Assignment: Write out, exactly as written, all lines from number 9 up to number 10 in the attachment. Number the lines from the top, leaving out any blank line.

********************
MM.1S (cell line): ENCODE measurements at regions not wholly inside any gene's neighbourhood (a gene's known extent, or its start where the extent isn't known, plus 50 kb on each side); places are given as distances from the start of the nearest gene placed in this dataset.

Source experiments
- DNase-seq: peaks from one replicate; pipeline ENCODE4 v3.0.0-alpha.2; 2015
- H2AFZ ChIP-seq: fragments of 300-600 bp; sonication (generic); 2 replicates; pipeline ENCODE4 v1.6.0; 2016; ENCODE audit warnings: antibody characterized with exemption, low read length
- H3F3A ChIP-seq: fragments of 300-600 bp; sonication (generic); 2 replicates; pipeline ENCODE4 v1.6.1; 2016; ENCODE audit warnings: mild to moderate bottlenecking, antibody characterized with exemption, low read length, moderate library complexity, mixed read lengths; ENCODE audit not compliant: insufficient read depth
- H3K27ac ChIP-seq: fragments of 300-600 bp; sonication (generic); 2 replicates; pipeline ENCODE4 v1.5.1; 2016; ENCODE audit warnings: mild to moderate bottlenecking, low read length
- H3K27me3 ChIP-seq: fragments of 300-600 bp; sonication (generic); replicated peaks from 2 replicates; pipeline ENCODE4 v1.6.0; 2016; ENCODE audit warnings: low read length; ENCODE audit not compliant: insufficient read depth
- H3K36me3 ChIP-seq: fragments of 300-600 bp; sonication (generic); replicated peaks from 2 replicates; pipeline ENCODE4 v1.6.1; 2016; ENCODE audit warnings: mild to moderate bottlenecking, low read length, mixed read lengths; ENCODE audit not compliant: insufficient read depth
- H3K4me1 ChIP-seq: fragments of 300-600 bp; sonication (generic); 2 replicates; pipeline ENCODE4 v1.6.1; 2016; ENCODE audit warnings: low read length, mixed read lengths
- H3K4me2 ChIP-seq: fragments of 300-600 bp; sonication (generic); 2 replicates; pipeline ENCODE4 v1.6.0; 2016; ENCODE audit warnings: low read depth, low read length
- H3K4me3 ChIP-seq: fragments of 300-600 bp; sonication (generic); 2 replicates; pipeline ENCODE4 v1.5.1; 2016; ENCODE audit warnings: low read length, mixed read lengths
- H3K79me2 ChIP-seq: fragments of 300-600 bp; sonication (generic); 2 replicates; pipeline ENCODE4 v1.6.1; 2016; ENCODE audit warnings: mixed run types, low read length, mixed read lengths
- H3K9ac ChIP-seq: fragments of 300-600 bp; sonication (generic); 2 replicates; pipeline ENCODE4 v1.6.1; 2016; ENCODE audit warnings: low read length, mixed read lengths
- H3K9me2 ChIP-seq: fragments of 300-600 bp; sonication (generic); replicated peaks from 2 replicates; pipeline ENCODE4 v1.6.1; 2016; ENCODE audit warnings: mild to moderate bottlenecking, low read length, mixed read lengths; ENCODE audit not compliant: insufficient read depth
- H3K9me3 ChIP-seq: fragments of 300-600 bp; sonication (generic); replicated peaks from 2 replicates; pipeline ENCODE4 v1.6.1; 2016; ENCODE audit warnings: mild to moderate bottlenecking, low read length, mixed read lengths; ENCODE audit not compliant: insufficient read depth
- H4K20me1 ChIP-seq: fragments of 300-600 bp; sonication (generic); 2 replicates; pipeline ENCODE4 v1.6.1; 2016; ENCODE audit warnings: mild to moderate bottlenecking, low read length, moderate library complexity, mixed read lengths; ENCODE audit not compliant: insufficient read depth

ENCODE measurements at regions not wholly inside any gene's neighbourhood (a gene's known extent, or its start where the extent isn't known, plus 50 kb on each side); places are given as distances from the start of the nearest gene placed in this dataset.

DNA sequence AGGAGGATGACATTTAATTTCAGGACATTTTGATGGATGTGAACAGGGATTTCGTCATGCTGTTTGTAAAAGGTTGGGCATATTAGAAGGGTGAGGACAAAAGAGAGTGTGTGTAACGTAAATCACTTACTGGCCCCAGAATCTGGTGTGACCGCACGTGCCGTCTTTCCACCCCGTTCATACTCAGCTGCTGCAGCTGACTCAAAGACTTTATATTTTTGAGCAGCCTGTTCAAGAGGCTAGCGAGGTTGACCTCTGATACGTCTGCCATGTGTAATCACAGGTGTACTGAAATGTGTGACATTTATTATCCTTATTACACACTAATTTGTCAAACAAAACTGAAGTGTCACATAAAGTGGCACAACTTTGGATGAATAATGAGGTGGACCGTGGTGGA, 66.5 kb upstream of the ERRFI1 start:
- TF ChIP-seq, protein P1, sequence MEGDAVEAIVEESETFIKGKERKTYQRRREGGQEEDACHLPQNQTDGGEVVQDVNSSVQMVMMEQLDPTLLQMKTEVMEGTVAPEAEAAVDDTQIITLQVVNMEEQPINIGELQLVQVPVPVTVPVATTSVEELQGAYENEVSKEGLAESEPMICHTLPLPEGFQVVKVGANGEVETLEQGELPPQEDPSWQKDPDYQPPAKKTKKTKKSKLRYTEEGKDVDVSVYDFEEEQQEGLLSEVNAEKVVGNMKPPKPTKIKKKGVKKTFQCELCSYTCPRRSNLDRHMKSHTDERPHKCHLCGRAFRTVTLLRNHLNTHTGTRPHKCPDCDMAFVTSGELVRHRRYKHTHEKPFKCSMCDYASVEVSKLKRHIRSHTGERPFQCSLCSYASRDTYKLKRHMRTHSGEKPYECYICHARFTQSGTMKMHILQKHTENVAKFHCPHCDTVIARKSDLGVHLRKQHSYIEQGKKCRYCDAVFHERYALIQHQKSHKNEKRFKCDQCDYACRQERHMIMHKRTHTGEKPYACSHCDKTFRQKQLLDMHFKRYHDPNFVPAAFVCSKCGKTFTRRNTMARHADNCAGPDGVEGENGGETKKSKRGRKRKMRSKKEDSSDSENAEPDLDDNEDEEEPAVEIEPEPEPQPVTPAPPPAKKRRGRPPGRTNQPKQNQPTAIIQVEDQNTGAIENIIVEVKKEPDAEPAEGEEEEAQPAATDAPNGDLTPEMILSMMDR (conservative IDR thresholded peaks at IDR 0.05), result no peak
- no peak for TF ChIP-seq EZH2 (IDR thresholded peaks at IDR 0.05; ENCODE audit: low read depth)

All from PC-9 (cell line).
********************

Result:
- H3K4me1 ChIP-seq: fragments of 300-600 bp; sonication (generic); 2 replicates; pipeline ENCODE4 v1.6.1; 2016; ENCODE audit warnings: low read length, mixed read lengths
- H3K4me2 ChIP-seq: fragments of 300-600 bp; sonication (generic); 2 replicates; pipeline ENCODE4 v1.6.0; 2016; ENCODE audit warnings: low read depth, low read length